The science behind 'puppy dog eyes'
Dogs have evolved new muscles around the eyes to better communicate with humans. New research comparing the anatomy and behaviour of dogs and wolves suggests dogs’ facial anatomy has changed over thousands of years specifically to allow them to better communicate with humans.
In the first detailed analysis comparing the anatomy and behaviour of dogs and wolves, researchers found that the facial musculature of both species was similar, except above the eyes. Dogs have a small muscle, which allows them to intensely raise their inner eyebrow, which wolves do not.
The authors suggest that the inner eyebrow raising movement triggers a nurturing response in humans because it makes the dogs’ eyes appear larger, more infant like and also resembles a movement humans produce when they are sad.
The research team, led by comparative psychologist Dr Juliane Kaminski, at the University of Portsmouth, included a team of behavioural and anatomical experts in the UK and USA. It is published in PNAS (Proceedings of the National Academy of Sciences).
Dr Kaminski said: “The evidence is compelling that dogs developed a muscle to raise the inner eyebrow after they were domesticated from wolves.
“We also studied dogs’ and wolves’ behaviour, and when exposed to a human for two minutes, dogs raised their inner eyebrows more and at higher intensities than wolves.
“The findings suggest that expressive eyebrows in dogs may be a result of humans unconscious preferences that influenced selection during domestication. When dogs make the movement, it seems to elicit a strong desire in humans to look after them. This would give dogs that move their eyebrows more a selection advantage over others and reinforce the ‘puppy dog eyes’ trait for future generations.”
When dogs make the ['puppy dog eyes'] movement, it seems to elicit a strong desire in humans to look after them. This would give dogs that move their eyebrows more a selection advantage over others, and reinforce the ‘puppy dog eyes’ trait for future generations.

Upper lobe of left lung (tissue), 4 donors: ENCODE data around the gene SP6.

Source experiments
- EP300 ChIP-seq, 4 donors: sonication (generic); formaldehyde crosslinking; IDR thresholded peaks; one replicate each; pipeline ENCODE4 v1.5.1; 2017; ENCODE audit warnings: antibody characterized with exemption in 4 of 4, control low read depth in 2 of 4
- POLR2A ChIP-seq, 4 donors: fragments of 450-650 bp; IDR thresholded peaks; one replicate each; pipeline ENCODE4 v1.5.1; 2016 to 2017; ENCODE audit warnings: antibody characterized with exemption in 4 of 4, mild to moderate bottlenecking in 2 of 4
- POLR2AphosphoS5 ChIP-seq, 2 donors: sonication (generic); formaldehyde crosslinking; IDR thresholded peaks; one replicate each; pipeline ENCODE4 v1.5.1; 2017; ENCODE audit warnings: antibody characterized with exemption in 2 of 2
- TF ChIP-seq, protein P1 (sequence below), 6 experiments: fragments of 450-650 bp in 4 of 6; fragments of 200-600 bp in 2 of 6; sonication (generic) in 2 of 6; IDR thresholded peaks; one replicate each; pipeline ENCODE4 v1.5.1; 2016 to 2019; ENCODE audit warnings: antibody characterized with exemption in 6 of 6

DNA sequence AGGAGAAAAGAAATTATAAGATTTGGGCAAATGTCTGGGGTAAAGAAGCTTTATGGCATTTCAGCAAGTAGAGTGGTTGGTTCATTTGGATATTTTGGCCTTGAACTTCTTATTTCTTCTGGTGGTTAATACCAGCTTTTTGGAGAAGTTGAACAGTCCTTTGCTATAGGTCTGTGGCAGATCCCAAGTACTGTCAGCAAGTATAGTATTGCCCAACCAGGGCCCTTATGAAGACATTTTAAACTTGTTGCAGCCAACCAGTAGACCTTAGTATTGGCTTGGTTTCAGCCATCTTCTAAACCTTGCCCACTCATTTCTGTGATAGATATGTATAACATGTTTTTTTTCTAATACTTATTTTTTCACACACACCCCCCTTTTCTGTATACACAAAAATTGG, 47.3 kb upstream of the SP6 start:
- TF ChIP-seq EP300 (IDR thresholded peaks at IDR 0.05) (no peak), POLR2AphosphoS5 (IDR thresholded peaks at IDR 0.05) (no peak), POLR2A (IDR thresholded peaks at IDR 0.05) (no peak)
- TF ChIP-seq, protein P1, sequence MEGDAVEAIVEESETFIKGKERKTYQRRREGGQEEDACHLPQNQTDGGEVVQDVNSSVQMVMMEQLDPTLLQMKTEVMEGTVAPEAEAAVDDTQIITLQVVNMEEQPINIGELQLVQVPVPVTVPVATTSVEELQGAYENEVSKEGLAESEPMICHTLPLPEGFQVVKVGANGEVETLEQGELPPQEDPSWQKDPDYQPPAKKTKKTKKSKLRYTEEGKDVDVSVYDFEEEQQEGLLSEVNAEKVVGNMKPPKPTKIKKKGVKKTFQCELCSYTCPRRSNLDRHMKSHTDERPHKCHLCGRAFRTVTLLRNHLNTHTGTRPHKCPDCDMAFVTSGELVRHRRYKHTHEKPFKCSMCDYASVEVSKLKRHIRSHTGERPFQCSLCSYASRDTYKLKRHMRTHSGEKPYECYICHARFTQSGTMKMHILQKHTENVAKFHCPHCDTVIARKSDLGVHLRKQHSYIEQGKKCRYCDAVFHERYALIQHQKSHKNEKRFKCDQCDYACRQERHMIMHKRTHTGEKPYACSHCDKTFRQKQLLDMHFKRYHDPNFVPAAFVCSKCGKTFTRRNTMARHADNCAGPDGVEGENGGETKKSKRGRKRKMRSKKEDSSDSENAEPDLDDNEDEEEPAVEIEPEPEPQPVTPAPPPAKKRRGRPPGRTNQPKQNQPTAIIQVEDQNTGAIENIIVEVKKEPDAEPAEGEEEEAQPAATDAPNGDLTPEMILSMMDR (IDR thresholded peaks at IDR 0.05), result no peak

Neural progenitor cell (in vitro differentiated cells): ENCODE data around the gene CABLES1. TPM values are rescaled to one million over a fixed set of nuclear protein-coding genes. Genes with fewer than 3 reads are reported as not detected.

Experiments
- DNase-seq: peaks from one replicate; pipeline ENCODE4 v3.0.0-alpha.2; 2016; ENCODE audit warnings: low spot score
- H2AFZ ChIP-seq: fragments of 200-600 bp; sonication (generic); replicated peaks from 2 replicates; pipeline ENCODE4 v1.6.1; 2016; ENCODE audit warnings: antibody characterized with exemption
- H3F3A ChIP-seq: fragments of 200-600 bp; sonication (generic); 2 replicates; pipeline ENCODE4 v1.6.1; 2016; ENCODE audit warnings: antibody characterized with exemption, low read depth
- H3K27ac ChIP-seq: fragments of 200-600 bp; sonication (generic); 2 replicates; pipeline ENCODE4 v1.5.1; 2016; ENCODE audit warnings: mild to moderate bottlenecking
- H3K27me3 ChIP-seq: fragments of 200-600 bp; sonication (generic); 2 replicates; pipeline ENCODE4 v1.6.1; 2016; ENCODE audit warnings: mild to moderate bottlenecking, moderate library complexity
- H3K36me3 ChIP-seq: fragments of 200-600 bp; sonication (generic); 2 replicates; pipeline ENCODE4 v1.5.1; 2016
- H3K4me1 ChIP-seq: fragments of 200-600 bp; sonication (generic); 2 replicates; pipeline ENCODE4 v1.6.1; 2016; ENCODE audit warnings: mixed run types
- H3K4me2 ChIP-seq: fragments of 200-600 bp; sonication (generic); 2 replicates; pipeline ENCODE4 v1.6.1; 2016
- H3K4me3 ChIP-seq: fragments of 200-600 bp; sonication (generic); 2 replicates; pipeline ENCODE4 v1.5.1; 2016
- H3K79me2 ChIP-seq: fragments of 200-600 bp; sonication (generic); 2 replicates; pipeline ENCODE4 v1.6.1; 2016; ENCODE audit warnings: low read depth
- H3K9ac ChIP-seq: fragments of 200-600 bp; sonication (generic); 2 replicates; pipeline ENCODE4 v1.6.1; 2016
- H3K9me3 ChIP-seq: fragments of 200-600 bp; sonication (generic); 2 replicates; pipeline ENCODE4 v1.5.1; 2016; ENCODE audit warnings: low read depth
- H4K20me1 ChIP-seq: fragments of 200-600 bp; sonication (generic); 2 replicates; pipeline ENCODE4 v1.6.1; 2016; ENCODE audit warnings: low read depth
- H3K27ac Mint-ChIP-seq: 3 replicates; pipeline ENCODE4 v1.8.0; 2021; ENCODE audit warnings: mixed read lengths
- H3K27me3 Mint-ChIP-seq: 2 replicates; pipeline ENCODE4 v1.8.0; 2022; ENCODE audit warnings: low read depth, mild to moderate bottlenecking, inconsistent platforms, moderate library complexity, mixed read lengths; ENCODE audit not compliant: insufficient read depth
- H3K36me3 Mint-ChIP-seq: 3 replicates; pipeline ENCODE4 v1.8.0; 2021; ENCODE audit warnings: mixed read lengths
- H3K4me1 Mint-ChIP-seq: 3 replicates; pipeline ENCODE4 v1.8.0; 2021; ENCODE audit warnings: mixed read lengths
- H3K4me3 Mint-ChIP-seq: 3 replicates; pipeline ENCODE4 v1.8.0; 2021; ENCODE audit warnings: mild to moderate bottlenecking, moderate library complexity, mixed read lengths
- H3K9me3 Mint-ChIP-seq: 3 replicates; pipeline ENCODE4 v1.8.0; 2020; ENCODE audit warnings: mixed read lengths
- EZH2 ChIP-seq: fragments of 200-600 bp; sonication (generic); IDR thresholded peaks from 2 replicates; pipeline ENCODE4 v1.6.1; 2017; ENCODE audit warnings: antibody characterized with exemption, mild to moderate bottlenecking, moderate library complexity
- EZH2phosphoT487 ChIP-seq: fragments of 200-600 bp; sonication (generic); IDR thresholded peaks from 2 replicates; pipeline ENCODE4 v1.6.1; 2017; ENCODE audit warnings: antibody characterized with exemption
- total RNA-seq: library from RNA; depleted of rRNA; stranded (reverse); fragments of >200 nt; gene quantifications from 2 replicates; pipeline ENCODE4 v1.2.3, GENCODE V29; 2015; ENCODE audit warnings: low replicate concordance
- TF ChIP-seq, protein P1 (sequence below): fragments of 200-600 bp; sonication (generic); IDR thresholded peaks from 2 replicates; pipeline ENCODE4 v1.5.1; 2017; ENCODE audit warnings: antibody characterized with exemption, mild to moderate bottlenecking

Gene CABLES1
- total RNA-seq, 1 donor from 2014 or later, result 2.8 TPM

Dr Kaminski’s previous research showed dogs moved their eyebrows significantly more when humans were looking at them compared to when they were not looking at them.
She said: “The AU101 movement is significant in the human-dog bond because it might elicit a caring response from humans but also might create the illusion of human-like communication.”
Lead anatomist Professor Anne Burrows, at Duquesne University, Pittsburgh, USA, co-author of the paper, said: “To determine whether this eyebrow movement is a result of evolution, we compared the facial anatomy and behaviour of these two species and found the muscle that allows for the eyebrow raise in dogs was, in wolves, a scant, irregular cluster of fibres.
“The raised inner eyebrow movement in dogs is driven by a muscle which doesn’t consistently exist in their closest living relative, the wolf.
“This is a striking difference for species separated only 33,000 years ago and we think that the remarkably fast facial muscular changes can be directly linked to dogs’ enhanced social interaction with humans.”
Dr Kaminski and co-author, evolutionary psychologist Professor Bridget Waller, also at the University of Portsmouth, previously mapped the facial muscular structure of dogs, naming the movement responsible for a raised inner eyebrow the Action Unit (AU) 101.
[The 'puppy dog eye'] movement makes a dog's eyes appear larger, giving them a childlike appearance. It could also mimic the facial movement humans make when they’re sad. Our findings show how important faces can be in capturing our attention, and how powerful facial expression can be in social interaction.
Co-author and anatomist Adam Hartstone-Rose, at North Carolina State University, USA, added: “These muscles are so thin that you can literally see through them – and yet the movement that they allow seems to have such a powerful effect that it appears to have been under substantial evolutionary pressure. It is really remarkable that these simple differences in facial expression may have helped define the relationship between early dogs and humans.”
Co-author Rui Diogo, an anatomist at Howard University, Washington DC, USA, said: “I must admit that I was surprised to see the results myself because the gross anatomy of muscles is normally very slow to change in evolution, and this happened very fast indeed, in just some dozens of thousands of years.”
Soft tissue, including muscle, doesn’t tend to survive in the fossil record, making the study of this type of evolution harder.
The only dog species in the study that did not have the muscle was the Siberian husky, which is among more ancient dog breeds.
An alternative reason for the human-dog bond could be that humans have a preference for other individuals which have whites in the eye and that intense AU 101 movements exposes the white part of the dogs eyes.
It is not known why or precisely when humans first brought wolves in from the cold and the evolution from wolf to dog began, but this research helps us understand some of the likely mechanisms underlying dog domestication.